Last week a faction of Turkey's military attempted to overthrow President Erdogan's government in a night of violence that left over 200 government supporters and 24 conspirators dead.
He will meet with his Cabinet ministers at the conclusion of the security meeting, after which an important announcement is expected. A total of 50,000 civil service employees have been fired in the purges, which have reached Turkey's national intelligence service and the prime minister's office.
The education board, which on Tuesday ordered the resignation of 1,577 university deans, told campus rectors they had until 5 August to "urgently examine the situation of all academic and administrative personnel linked with FETO", a derogatory acronym for the "Fethullah Terrorist Organization".
Academics were banned from traveling overseas on Wednesday in what a Turkish official said was a temporary measure to prevent the risk of alleged coup plotters in universities from fleeing.
Reacting to Ankara's bid to get him extradited, Gulen on Wednesday urged Washington to "reject any effort to abuse the extradition process" and denied any involvement in the putsch. Though fighting in the streets has since ceased, the Turkish government is advising its citizens to remain vigilant of another coup attempt. The Turkish military has been regularly hitting suspected PKK hideouts and position in Iraq since previous year, but Wednesday's strikes were the first since the July 15 botched takeover attempt by a faction within the armed forces, in which several F-16 pilots were involved. The Turkish official assured Carter that Turkey remains a determined and committed partner and ally in the fight against terrorism.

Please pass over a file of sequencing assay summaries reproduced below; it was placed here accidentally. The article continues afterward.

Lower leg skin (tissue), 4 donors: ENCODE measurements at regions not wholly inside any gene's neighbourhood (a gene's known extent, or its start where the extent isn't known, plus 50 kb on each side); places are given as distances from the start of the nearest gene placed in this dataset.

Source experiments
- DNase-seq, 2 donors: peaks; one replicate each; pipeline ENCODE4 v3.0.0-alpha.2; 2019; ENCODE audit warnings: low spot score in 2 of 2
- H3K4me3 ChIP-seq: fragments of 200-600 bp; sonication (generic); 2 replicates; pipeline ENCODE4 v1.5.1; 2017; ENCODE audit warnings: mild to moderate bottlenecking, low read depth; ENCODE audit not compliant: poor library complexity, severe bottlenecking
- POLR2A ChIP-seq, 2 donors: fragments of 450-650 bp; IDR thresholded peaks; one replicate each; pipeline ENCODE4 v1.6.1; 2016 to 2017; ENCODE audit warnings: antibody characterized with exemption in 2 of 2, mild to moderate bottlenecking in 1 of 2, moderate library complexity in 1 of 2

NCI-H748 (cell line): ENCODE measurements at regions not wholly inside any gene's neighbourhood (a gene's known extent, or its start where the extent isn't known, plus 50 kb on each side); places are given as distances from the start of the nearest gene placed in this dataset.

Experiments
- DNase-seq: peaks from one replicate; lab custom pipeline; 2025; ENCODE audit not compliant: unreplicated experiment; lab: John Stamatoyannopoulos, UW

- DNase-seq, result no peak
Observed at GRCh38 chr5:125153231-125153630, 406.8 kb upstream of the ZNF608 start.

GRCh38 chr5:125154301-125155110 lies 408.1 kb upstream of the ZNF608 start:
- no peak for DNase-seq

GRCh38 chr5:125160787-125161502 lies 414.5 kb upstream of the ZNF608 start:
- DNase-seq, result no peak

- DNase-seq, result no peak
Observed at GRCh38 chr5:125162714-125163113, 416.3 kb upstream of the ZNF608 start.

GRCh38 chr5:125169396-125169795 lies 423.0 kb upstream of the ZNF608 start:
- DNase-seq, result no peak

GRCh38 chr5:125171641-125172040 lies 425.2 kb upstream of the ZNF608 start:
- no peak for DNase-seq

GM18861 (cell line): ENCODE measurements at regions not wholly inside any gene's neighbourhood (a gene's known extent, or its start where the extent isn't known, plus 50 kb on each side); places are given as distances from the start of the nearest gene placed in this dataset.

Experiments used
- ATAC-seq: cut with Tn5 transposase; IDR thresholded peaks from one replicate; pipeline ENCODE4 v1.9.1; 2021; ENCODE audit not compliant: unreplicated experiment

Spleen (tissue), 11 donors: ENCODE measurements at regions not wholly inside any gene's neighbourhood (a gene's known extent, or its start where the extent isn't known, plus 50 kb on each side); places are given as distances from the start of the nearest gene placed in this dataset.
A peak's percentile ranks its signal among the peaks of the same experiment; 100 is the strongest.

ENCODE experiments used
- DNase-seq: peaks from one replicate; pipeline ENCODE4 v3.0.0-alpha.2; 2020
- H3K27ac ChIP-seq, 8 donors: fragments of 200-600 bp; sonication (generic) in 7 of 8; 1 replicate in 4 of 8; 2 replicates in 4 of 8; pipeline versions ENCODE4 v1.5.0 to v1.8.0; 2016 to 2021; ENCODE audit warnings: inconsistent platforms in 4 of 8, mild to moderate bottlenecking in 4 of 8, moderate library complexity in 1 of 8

Yildirim said the justice ministry had sent a dossier to US authorities on Gulen, whose religious movement blends conservative Islamic values with a pro-Western outlook and who has a network of supporters within Turkey.
White House spokesman Josh Earnest says Turkey had submitted materials related to Gulen and the administration was reviewing whether they amounted to a formal extradition request.
Turkish President Recep Tayyip Erdogan has accused exiled Turkish businessman and cleric Fethullah Gulen of orchestrating the attempted coup and is demanding that the United States extradite him.
Gulen continues to exert considerable influence in Turkey, with supporters in the media, police and judiciary.
The exiled Gulen has also criticized Erdogan's increasingly authoritarian rule, while the Turkish leader has carried out a broad campaign against Gulen's movement.
Erdogan said Sunday he is receptive to reinstating the country's death penalty in the aftermath of the coup attempt.But EU foreign policy chief Federica Mogherini warned that such a step may end Turkey's EU membership hopes.
"Let me be very clear", she said.
Erdogan's suggestion that the death penalty could be reinstated has sent shudders through Europe, with the European Union warning such a move would be the nail in the coffin of Turkey's already embattled bid to join the bloc.